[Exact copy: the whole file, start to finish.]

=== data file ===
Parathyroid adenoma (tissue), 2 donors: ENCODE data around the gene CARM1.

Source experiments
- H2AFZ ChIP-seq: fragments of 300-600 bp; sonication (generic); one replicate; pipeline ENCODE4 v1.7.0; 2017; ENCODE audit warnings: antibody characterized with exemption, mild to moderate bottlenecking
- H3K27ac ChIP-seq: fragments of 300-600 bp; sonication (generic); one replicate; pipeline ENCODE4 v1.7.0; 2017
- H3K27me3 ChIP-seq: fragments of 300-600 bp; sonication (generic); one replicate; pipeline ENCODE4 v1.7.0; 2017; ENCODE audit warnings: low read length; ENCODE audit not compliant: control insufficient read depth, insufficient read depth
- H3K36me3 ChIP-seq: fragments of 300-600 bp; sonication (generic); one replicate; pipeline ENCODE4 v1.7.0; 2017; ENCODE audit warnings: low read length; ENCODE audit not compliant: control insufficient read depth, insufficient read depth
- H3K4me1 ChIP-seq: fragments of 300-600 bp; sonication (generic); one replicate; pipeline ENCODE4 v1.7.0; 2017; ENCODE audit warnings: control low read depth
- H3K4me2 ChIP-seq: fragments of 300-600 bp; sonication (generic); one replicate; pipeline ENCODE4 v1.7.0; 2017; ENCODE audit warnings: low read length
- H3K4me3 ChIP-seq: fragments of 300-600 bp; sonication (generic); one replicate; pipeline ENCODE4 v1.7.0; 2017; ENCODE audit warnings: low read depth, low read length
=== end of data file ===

Parathyroid adenoma (tissue), 2 donors: ENCODE data around the gene CARM1.

Source experiments
- H2AFZ ChIP-seq: fragments of 300-600 bp; sonication (generic); one replicate; pipeline ENCODE4 v1.7.0; 2017; ENCODE audit warnings: antibody characterized with exemption, mild to moderate bottlenecking
- H3K27ac ChIP-seq: fragments of 300-600 bp; sonication (generic); one replicate; pipeline ENCODE4 v1.7.0; 2017
- H3K27me3 ChIP-seq: fragments of 300-600 bp; sonication (generic); one replicate; pipeline ENCODE4 v1.7.0; 2017; ENCODE audit warnings: low read length; ENCODE audit not compliant: control insufficient read depth, insufficient read depth
- H3K36me3 ChIP-seq: fragments of 300-600 bp; sonication (generic); one replicate; pipeline ENCODE4 v1.7.0; 2017; ENCODE audit warnings: low read length; ENCODE audit not compliant: control insufficient read depth, insufficient read depth
- H3K4me1 ChIP-seq: fragments of 300-600 bp; sonication (generic); one replicate; pipeline ENCODE4 v1.7.0; 2017; ENCODE audit warnings: control low read depth
- H3K4me2 ChIP-seq: fragments of 300-600 bp; sonication (generic); one replicate; pipeline ENCODE4 v1.7.0; 2017; ENCODE audit warnings: low read length
- H3K4me3 ChIP-seq: fragments of 300-600 bp; sonication (generic); one replicate; pipeline ENCODE4 v1.7.0; 2017; ENCODE audit warnings: low read depth, low read length